The FNIDA letterhead also lists vocal legalization opponents such as former White House drug czar Barry McCaffrey, former NIDA Director Robert DuPont and former Office of National Drug Control Policy Deputy Director Bertha Madras as scientific advisors.

As drug czar, McCaffrey argued that marijuana “can’t be moved to Schedule two.”

Madras has applauded the Drug Enforcement Administration for denying a rescheduling petition, calling it “a victory for science that, to me, is very comforting.” She also said that moving marijuana to Schedule II would be “conceivably unethical.”

Former Rep. Patrick Kennedy (D-RI), a cofounder of SAM, also sits on FNIDA’s Board of Scientific Advisors, and representatives of the Partnership for a Drug-free America, Community Anti-Drug Coalitions of America and the American Society of Addiction Medicine are members of the group’s executive committee.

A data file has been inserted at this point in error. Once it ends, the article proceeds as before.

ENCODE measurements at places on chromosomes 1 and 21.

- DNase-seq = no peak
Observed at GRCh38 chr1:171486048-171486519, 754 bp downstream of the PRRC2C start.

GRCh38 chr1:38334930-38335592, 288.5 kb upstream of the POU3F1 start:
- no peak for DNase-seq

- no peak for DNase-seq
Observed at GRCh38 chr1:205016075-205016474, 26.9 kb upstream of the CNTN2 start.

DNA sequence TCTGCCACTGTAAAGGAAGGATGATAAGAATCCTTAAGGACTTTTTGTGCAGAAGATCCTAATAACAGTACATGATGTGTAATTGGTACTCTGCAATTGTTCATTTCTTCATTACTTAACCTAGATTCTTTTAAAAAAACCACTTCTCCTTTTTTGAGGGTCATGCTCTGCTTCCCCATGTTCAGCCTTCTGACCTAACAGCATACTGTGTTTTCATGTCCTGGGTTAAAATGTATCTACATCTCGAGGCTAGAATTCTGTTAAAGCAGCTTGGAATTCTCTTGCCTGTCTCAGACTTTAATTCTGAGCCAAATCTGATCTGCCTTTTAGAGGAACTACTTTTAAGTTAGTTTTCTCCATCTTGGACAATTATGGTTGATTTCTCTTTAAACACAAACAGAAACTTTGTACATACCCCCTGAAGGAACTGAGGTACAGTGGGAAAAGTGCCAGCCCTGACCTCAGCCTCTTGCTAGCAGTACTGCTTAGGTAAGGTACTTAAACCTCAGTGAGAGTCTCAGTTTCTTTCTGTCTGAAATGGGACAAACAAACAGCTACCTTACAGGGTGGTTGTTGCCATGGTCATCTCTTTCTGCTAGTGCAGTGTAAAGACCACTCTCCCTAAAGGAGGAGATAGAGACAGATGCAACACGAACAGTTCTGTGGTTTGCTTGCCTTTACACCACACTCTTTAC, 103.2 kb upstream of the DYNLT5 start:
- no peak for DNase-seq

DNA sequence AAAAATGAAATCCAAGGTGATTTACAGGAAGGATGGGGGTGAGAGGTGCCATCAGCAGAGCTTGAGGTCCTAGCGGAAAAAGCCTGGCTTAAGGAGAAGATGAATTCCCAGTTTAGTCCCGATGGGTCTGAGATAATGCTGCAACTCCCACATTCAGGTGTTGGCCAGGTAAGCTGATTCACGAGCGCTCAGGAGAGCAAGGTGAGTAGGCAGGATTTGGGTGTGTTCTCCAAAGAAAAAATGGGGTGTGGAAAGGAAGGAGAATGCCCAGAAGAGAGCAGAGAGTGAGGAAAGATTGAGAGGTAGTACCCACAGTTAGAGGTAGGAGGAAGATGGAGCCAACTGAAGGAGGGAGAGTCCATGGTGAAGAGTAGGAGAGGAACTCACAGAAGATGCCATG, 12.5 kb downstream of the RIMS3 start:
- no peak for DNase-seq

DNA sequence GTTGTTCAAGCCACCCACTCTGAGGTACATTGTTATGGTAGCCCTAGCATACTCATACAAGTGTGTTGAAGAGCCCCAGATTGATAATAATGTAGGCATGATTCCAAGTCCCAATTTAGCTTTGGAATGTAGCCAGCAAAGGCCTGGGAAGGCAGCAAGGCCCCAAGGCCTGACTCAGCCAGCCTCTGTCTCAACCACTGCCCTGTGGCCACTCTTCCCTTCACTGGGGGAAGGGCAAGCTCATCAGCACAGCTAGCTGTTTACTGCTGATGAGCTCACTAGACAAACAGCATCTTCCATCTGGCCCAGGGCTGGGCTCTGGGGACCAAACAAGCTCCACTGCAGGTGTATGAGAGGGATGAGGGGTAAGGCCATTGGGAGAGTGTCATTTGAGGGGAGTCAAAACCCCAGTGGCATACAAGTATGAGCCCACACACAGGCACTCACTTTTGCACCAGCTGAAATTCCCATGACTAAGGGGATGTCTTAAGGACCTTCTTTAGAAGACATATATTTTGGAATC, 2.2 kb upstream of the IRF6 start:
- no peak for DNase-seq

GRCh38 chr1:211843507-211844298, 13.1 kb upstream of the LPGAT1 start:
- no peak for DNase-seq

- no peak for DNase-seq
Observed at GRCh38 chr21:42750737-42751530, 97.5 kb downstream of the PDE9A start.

Kennedy and DuPont joined Sabet in signing a 2014 SAM letter asking the Obama administration not to reschedule marijuana, claiming that a change in status would be “scientifically dubious” and “is not necessary to facilitate research.”

Despite the vocal anti-rescheduling advocacy of several of its members, this is at least the third year in a row that FNIDA has implored Congress to integrate its recommended language on marijuana research into spending reports, and each year, similar text has appeared.

NIDA Director Nora Volkow acknowledged in April that “the moment that a drug gets a Schedule I, which is done in order to protect the public so that they don’t get exposed to it, it makes research much harder.”